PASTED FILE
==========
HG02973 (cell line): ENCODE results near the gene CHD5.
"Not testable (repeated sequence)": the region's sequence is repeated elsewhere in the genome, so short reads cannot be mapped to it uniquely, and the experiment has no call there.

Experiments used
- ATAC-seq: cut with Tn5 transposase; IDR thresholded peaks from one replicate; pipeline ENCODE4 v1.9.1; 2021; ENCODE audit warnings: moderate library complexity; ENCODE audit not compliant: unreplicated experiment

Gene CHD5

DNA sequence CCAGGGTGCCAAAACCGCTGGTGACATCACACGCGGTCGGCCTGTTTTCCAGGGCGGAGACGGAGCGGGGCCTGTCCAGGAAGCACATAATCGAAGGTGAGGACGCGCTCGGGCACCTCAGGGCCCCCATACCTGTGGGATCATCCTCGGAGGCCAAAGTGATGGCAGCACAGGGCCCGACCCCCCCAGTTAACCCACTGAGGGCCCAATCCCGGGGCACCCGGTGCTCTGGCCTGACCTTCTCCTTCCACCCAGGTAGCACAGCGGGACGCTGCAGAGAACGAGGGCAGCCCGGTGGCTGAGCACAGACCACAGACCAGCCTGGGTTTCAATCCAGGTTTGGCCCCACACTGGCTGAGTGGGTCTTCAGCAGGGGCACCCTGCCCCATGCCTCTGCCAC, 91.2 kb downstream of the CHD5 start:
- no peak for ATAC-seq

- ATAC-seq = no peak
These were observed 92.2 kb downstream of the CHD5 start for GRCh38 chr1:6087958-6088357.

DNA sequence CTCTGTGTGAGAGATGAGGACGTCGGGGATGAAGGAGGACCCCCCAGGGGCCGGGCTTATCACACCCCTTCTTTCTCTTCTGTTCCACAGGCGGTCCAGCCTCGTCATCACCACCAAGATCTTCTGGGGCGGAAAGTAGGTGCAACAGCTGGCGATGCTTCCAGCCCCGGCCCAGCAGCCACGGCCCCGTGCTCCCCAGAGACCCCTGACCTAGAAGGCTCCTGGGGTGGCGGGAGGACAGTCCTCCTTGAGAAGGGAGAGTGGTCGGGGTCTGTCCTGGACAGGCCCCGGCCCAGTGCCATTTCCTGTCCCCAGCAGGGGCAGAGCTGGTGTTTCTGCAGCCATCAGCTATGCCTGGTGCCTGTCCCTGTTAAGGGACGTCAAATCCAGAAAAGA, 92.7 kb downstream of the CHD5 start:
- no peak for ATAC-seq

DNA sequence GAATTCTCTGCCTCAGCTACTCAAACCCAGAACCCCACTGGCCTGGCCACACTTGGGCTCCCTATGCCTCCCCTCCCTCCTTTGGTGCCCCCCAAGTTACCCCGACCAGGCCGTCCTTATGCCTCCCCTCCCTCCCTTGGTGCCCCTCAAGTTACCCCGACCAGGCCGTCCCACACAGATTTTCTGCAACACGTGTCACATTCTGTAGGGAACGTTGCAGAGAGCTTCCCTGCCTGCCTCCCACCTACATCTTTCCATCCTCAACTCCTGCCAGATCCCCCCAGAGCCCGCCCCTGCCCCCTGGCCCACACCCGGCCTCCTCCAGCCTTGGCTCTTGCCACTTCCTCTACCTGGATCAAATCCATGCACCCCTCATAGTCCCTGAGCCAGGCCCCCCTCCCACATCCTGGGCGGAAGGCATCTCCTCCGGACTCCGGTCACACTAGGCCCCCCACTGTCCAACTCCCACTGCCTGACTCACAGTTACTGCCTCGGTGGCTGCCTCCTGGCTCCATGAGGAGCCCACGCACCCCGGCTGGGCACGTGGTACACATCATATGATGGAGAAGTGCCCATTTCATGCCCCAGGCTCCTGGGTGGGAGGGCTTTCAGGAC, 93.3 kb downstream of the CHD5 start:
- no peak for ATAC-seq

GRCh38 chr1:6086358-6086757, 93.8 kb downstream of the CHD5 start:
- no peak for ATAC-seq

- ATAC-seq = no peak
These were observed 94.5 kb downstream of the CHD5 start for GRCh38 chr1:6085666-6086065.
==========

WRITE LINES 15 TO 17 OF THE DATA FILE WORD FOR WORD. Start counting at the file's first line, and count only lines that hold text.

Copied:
- no peak for ATAC-seq

- ATAC-seq = no peak
These were observed 94.5 kb downstream of the CHD5 start for GRCh38 chr1:6085666-6086065.